If you’re considering returning to graduate school, you’ve probably wondered how you’ll get everything done and keep on top of your already hectic life. It’s a struggle for all graduate students, but for working moms, it’s an even bigger challenge.
When I was working on my PhD (which I chose not to finish and will discuss in another post), the residency requirement was to complete 18 hours during two semesters – 3 classes each semester. I was already working a demanding job and raising three children so this was a huge concern for me.
You’ve probably heard the old joke: How do you eat an elephant? One bite at a time.
I’ve found the same to be true when you’re looking at a major project (like competing a degree). It can be overwhelming to think about completing the whole thing at once. But you’ve got to do two things in order to survive your semester without losing your mind. You’ve got to take a look at the whole project in its entirety to know what all you’ve got to get accomplished (the elephant view), and then you’ve got to break the work load down into smaller, more manageable chunks (the daily bite).
I used two spreadsheets to keep me focused and to develop my plan of attack on two levels: the big semester overview, and the daily overview.
The Elephant View: Your entire semester at a glance
- The first thing you need to do is get the syllabus from each class you’re taking. You should be able to find these through the online portal for each class prior to the start of the semester. If not, you’ll get them from your professor during the first class session.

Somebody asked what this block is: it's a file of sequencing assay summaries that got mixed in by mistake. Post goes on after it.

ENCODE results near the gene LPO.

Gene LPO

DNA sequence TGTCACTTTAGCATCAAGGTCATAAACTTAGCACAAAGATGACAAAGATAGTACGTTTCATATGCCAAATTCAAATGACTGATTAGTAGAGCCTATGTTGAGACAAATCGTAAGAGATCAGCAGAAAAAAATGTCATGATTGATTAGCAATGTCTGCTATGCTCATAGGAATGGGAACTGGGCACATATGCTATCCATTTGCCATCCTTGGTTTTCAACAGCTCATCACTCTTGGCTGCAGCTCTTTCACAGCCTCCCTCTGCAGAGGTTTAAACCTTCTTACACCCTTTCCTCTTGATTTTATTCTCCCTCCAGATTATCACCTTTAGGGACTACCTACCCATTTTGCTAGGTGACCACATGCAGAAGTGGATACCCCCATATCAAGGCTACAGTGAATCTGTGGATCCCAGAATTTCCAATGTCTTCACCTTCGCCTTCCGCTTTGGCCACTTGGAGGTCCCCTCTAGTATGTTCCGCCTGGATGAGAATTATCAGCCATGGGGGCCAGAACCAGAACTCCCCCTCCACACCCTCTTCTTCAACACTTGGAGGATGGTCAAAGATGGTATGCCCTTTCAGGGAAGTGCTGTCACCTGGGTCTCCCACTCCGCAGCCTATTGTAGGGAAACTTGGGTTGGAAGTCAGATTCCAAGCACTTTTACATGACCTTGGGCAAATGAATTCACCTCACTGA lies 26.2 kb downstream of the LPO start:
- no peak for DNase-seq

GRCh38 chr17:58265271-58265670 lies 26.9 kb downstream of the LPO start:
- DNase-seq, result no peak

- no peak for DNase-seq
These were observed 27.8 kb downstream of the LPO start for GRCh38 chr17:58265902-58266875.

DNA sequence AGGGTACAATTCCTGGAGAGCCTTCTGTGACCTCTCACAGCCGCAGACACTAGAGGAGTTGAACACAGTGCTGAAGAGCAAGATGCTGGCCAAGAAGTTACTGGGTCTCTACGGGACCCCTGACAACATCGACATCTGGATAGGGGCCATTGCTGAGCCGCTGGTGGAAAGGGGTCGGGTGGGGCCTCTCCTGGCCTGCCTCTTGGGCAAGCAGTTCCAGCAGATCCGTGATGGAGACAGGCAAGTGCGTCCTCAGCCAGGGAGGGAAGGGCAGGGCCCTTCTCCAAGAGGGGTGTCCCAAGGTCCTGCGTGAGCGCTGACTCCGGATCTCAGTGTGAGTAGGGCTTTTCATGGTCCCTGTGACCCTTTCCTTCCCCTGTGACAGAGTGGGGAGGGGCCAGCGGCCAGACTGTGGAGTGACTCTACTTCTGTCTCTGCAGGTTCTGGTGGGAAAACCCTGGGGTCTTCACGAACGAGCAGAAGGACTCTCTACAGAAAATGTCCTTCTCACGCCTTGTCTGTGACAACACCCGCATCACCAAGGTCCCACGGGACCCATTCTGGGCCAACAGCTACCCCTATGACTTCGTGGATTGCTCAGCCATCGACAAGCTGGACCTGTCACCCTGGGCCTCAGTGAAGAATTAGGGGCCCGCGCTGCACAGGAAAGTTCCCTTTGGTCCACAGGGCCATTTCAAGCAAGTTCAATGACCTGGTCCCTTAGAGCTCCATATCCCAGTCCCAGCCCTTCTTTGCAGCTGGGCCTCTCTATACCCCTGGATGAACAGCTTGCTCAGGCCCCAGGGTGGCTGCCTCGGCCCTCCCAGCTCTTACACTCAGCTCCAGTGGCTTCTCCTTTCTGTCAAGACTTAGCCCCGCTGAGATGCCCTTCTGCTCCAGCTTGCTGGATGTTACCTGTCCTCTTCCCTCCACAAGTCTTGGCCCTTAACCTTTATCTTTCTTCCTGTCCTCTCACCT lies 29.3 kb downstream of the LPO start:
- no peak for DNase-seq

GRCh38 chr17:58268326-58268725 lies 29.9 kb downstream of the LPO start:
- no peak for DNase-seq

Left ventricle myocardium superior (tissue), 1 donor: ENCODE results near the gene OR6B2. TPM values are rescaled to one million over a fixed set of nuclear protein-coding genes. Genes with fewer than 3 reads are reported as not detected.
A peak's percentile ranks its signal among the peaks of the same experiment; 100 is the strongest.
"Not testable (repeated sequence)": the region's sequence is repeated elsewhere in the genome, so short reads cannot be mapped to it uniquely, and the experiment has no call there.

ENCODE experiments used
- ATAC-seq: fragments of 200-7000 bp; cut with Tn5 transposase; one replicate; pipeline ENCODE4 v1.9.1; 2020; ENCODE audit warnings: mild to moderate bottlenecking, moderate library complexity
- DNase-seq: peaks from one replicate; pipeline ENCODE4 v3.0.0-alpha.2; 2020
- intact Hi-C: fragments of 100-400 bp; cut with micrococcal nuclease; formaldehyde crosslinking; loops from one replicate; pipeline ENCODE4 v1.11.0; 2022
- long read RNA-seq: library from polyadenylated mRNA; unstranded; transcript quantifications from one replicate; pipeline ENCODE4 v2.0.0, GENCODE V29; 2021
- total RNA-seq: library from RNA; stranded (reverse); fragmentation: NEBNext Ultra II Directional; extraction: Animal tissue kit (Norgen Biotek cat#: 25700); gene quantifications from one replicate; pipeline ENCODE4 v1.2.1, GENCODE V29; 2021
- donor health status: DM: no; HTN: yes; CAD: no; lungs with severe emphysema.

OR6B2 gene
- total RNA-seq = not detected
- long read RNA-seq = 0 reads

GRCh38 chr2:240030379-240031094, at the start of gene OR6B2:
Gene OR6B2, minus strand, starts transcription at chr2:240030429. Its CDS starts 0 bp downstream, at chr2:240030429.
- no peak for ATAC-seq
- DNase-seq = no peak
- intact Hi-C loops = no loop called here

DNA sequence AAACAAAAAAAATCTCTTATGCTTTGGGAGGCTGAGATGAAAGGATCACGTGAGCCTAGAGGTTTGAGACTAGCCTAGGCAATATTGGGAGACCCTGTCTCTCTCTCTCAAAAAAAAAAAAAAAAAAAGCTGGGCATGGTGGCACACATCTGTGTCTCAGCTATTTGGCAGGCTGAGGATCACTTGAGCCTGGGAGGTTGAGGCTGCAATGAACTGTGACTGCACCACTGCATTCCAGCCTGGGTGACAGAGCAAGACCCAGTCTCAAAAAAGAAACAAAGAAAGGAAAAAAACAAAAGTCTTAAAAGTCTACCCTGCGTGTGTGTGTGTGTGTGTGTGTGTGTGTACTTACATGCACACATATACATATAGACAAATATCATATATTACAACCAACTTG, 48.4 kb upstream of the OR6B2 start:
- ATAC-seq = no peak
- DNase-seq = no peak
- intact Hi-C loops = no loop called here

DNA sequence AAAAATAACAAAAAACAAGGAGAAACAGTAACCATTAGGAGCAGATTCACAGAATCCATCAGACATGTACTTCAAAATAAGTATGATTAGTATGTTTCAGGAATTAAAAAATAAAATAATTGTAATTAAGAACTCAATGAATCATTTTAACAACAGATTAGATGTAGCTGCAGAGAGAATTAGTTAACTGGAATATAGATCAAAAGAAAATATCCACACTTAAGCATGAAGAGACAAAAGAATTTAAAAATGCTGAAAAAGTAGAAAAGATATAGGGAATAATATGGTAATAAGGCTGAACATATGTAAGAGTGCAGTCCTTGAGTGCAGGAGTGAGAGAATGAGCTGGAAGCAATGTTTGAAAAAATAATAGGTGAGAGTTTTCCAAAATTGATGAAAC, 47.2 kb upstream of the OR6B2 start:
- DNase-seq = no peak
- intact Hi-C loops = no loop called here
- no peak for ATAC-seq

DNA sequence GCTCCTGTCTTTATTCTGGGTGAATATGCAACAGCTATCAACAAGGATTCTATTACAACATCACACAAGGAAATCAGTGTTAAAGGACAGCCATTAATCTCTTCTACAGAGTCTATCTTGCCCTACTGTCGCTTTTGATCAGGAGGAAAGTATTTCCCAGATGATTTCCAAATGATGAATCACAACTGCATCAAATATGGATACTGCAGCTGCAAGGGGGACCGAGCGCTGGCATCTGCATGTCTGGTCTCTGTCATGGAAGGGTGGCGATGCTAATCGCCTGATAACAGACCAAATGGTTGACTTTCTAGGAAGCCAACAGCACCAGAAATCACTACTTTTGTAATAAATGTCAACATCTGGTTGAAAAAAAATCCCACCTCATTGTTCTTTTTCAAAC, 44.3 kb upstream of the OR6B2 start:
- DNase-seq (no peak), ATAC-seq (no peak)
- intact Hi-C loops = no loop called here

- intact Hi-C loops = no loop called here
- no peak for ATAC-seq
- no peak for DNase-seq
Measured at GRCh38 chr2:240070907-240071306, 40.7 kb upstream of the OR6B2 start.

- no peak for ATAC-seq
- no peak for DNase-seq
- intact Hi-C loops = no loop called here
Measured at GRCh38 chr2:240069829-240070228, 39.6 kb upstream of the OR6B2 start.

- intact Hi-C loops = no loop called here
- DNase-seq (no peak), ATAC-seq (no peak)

- Next, create an Excel spread sheet with every date listed until the end of your semester. Include weekend dates because you will definitely be using your weekend time when you’re in graduate school! In fact, when you’re got a full time job, your weekends become your time to catch up on your school work.
- Using the syllabus for each class, plug in dates of tests, project deadlines, when specific readings must be done, etc. I color coded each type of activity (red for tests, etc.) so that I could tell at a glance where specific things fell during the semester. I’m a very visual person and it helped me to be able to see three red cells bunched up together because it told me (without even reading) that I was going to have a week full of testing and that I’d better get prepared ahead of time.
- Log in non-negotiable dates at work and your child’s activities that you absolutely MUST attend (know that when you’re in graduate school you will have to make trade-offs). This will allow you to see where there are potential conflicts that you’ll need to arrange for, or where you’re going to have to work ahead so that you won’t be missing something important to your child. This also lets you know when you’re NOT going to have time to focus on getting school work done so that you can plan accordingly.